Source: network.zip (44.3 KB)
In the demo, nodes are represented by large yellow VIs (virtual instruments) at the top. The tool should remember the position of each node on the canvas, identifying each by its name (like
org.uavcan.demo) and node-ID. When a new node appears whose position is not defined, the tool should find a free space on the canvas for it automatically. If there are anonymous nodes (they are manifested on the network as anonymous message publications coming from nowhere), a dedicated anonymous node block would appear on the canvas; unlike a standard node, this one would have no additional information. Once added, a node block cannot be removed; should the node go offline, its block would change state but stay on the canvas.
In the shown mockup, LabView has helpfully applied different colors to different categories of links:
- The thick pink lines are subjects.
- The thick brown lines are DSDL objects.
- Thin blue and orange lines are integer/float primitives.
LabView enforces separation between the interface (so-called “front panel”) and the logic. I don’t expect this approach to work well for our purposes; probably, the model used in Wolfram or Jupyter suits our needs better, where the logic and the user interface live in the same space. So that in the case of the demo above, the plot and the slider would appear on the canvas instead of a separate window.
Treating the canvas as part of the user interface also enables clever display paradigms such as animating the traffic load per subject/service, updating the error counters in real-time, and so on. The possibilities are huge. Anyway, I realize that I am just reinventing a SCADA here.
The canvas model can naturally incorporate almost the entirety of the functionality of the application. The remaining large components that we have discussed so far on the forum are:
- Global Register View – a large register table for bulk node configuration, discussed at length in the Yukon design megathread.
- Frame Monitor – transport-layer bus traffic analyzer, like in the old tool. Discussed in the megathread also.
Log DiggerCoroner – Ugh. I still don’t have a clear picture of this in mind. We should be able to find a common approach to real-time and postmortem analysis, where the canvas view looks and behaves almost the same when it’s used on a live network and on a log file. If we’re dealing with a log file, the user should be presented with a timeline that I described above. Considering that we are planning to coalesce bus inputs at the server-side instead of streaming data in real-time, we arrive at the obvious observation that the key difference between real-time analysis and log analysis is that in the latter case the data stream is terminated at the end of the log file, and in the former case the data stream is terminated at the present moment. If you squint at it this way, the only thing preventing complete generalization is that we can’t travel into the future. Anyway, this is a complex question and I would like to discuss it some other day. This post is about the canvas.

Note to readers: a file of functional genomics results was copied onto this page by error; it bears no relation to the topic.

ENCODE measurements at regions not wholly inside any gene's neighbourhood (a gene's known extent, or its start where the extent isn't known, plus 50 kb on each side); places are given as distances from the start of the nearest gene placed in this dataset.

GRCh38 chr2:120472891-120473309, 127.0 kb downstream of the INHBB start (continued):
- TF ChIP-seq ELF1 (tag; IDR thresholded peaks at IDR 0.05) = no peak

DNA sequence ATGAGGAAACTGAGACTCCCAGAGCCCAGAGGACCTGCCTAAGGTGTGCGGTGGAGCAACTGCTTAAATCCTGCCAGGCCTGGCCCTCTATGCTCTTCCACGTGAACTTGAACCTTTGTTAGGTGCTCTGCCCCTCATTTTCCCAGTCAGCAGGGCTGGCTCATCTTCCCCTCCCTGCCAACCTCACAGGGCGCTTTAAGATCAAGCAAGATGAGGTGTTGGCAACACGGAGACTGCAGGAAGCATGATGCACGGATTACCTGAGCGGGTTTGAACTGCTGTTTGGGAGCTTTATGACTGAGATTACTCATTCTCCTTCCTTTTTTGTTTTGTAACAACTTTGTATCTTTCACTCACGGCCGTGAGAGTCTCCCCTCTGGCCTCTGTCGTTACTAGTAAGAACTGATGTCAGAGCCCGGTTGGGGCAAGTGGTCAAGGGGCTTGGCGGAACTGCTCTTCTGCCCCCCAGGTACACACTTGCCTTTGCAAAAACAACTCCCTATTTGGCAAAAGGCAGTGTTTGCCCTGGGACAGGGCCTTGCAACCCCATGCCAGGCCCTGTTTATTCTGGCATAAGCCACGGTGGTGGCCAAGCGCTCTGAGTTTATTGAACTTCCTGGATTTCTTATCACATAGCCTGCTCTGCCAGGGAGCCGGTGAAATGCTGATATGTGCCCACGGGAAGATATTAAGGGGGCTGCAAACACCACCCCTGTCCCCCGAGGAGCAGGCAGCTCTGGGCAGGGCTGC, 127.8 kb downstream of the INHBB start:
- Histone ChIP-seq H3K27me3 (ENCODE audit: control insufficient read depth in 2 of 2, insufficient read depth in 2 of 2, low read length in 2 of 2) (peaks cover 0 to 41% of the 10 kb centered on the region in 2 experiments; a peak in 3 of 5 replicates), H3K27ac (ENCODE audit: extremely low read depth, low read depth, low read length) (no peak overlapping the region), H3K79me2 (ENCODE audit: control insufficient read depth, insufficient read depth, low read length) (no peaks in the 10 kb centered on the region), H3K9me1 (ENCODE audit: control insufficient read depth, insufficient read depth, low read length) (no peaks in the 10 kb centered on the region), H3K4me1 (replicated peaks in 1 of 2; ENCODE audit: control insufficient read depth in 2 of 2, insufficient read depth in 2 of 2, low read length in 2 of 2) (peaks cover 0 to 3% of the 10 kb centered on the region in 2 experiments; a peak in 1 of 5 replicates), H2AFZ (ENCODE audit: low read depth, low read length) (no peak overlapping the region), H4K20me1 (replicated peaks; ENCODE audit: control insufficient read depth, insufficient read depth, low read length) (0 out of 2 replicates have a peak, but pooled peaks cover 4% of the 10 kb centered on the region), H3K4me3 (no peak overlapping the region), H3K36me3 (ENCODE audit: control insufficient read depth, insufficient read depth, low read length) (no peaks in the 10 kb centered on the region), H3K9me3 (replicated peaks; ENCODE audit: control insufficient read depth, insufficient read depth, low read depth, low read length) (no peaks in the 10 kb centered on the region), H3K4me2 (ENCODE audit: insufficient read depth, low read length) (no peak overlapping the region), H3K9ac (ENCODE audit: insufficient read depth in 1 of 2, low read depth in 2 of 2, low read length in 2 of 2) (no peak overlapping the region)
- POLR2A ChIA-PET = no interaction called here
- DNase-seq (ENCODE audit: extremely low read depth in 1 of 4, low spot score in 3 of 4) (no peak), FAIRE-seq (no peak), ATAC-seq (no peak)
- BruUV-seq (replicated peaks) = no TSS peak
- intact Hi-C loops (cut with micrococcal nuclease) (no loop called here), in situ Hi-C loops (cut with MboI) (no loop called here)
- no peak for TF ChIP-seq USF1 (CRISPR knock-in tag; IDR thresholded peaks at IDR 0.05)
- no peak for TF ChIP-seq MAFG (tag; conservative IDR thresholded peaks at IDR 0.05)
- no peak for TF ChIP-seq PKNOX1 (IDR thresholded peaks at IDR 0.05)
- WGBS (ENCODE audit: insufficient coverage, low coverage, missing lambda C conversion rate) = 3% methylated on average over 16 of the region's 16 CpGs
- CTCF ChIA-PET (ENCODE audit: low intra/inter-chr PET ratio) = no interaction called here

To enhance UI integration, we may need to extend the register schema with additional standard entries. At the time of this writing, we only have one standard register name –
uavcan.node_id for the node-ID:
We should consider adding optional standard names to cover the following items:
Human-readable node name. We already have
uavcan.node.GetInfo.Response.namewhich is intended to describe the type of the node (the product name); the additional name would serve as a system-specific descriptor; e.g., “Pusher ESC”, “Left camera”, “Right seat yoke”.
Favicon to display on the canvas. A register may not contain more than 256 bytes of data, which is a tad limiting for an image unless we agree that a 45x45 one-bit-per-pixel image is enough for everyone. Instead, a file convention like
/favicon.pngcould be introduced.
Yukon’s frontend needs to be an Electron application. Node.js by itself is too difficult to install and configure. Furthermore, without Electron we’ll have to build all the installers, push updaters, crash loggers, and other requirements for professional user applications ourselves. I have no desire to spend time reinventing that wheel. If the intrepid node.js developers that take-on the Yukon front-end want to maintain an optional “run from node” feature I have no objection but the primary use-case will be to distribute electron applications to the end user.
(moved from slack) I suggest that a node on the canvas should contain the following items:
Key identifiers: node-ID, node name (from GetInfo), node descriptor string (like “Left camera”), favicon.
Key items from the GetInfo response: hardware version; software version with the VCS hash and CRC.
Last received Heartbeat:
- Uptime in a human-readable representation (days, hours:minutes:seconds)
- Mode, health, vendor-specific status
- View raw GetInfo response;
- View registers;
- Execute command (uavcan.node.ExecuteCommand) with shortcuts for standard commands such as reboot or firmware update.
Subscriptions/publications/clients/servers shown along the left/right edges as described above.